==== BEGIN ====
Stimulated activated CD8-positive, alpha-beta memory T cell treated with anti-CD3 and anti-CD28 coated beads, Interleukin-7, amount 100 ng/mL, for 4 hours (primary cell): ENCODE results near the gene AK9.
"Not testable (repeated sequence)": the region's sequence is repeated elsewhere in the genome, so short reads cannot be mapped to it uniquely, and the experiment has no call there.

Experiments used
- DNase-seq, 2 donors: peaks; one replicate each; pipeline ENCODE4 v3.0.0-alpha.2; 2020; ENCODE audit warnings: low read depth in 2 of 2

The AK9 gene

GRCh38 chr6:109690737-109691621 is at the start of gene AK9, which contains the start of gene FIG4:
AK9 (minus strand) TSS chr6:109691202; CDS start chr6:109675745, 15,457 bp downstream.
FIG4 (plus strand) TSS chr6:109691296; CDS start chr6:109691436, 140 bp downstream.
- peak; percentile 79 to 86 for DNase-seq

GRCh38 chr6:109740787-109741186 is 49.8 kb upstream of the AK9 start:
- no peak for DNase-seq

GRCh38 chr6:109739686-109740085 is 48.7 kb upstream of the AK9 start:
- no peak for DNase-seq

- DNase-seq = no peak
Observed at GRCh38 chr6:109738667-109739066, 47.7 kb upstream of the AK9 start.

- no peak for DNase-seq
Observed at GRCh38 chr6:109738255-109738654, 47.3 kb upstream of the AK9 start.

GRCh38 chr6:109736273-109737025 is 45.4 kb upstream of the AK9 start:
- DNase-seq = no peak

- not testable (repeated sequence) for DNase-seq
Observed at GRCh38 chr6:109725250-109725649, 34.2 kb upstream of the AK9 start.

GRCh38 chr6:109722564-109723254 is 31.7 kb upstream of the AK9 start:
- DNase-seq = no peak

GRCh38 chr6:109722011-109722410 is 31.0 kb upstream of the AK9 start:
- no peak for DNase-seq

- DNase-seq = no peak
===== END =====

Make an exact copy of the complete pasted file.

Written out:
Stimulated activated CD8-positive, alpha-beta memory T cell treated with anti-CD3 and anti-CD28 coated beads, Interleukin-7, amount 100 ng/mL, for 4 hours (primary cell): ENCODE results near the gene AK9.
"Not testable (repeated sequence)": the region's sequence is repeated elsewhere in the genome, so short reads cannot be mapped to it uniquely, and the experiment has no call there.

Experiments used
- DNase-seq, 2 donors: peaks; one replicate each; pipeline ENCODE4 v3.0.0-alpha.2; 2020; ENCODE audit warnings: low read depth in 2 of 2

The AK9 gene

GRCh38 chr6:109690737-109691621 is at the start of gene AK9, which contains the start of gene FIG4:
AK9 (minus strand) TSS chr6:109691202; CDS start chr6:109675745, 15,457 bp downstream.
FIG4 (plus strand) TSS chr6:109691296; CDS start chr6:109691436, 140 bp downstream.
- peak; percentile 79 to 86 for DNase-seq

GRCh38 chr6:109740787-109741186 is 49.8 kb upstream of the AK9 start:
- no peak for DNase-seq

GRCh38 chr6:109739686-109740085 is 48.7 kb upstream of the AK9 start:
- no peak for DNase-seq

- DNase-seq = no peak
Observed at GRCh38 chr6:109738667-109739066, 47.7 kb upstream of the AK9 start.

- no peak for DNase-seq
Observed at GRCh38 chr6:109738255-109738654, 47.3 kb upstream of the AK9 start.

GRCh38 chr6:109736273-109737025 is 45.4 kb upstream of the AK9 start:
- DNase-seq = no peak

- not testable (repeated sequence) for DNase-seq
Observed at GRCh38 chr6:109725250-109725649, 34.2 kb upstream of the AK9 start.

GRCh38 chr6:109722564-109723254 is 31.7 kb upstream of the AK9 start:
- DNase-seq = no peak

GRCh38 chr6:109722011-109722410 is 31.0 kb upstream of the AK9 start:
- no peak for DNase-seq

- DNase-seq = no peak